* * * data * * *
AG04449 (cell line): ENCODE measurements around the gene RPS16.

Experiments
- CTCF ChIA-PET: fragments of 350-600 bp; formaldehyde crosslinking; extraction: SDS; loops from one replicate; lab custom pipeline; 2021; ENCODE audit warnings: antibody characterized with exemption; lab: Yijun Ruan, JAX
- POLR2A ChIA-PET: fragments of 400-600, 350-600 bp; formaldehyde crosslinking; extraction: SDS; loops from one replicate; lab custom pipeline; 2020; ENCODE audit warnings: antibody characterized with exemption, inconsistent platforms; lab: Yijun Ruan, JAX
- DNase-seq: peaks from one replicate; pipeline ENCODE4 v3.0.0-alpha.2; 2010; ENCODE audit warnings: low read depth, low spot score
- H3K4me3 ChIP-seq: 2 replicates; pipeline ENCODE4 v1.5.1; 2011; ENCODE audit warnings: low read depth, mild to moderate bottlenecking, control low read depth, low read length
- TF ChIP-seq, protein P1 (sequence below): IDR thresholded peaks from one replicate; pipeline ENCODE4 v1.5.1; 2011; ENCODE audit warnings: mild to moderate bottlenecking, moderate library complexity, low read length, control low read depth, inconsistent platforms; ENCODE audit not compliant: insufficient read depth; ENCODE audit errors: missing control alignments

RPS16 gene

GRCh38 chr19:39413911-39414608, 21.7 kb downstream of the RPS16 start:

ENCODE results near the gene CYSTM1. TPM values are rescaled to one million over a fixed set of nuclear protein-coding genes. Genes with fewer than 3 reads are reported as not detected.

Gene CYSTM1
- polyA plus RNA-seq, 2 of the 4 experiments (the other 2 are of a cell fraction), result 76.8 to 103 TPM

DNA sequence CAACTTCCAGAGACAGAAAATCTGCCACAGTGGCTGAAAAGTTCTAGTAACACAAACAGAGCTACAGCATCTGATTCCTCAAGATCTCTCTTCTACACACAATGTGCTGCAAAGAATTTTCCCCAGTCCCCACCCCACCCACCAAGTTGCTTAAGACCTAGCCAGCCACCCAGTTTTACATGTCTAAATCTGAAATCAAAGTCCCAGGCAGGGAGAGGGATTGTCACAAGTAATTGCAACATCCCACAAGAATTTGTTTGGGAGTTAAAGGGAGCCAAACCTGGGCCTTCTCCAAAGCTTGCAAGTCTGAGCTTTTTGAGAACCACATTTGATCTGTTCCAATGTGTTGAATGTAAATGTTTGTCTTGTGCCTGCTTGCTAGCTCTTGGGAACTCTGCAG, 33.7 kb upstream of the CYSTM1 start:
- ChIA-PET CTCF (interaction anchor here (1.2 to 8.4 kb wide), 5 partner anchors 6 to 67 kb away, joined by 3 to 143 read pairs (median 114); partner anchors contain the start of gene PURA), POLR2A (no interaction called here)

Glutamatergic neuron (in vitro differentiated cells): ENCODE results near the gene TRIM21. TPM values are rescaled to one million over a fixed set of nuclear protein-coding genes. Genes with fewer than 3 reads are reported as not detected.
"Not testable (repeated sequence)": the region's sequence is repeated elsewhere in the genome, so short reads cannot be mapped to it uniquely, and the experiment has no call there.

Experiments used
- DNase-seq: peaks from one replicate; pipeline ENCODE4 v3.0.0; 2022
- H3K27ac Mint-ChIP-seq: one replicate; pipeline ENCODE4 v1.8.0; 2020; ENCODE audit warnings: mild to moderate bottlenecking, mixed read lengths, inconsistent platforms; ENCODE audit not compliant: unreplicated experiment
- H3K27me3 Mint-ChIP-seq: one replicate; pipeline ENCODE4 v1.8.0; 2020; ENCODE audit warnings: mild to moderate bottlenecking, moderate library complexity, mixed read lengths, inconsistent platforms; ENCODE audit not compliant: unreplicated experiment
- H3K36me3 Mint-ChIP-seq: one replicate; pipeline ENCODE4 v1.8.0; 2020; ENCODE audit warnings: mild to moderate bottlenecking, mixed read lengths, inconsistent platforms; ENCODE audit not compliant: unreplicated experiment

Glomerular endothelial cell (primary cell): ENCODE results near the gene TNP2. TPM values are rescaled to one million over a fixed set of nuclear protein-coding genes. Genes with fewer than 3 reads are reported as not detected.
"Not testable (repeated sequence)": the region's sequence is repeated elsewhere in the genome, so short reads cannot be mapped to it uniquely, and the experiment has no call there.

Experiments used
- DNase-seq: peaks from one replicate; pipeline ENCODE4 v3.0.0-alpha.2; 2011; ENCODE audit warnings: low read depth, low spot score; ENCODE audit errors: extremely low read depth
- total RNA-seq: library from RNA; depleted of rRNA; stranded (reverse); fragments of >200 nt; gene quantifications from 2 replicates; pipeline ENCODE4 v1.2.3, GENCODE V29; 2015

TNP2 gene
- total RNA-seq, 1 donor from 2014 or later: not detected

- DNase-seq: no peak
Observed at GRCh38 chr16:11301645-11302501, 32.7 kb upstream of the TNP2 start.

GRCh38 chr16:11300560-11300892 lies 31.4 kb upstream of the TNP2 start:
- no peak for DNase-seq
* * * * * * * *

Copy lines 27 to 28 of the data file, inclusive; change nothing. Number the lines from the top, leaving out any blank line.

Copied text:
TNP2 gene
- total RNA-seq, 1 donor from 2014 or later: not detected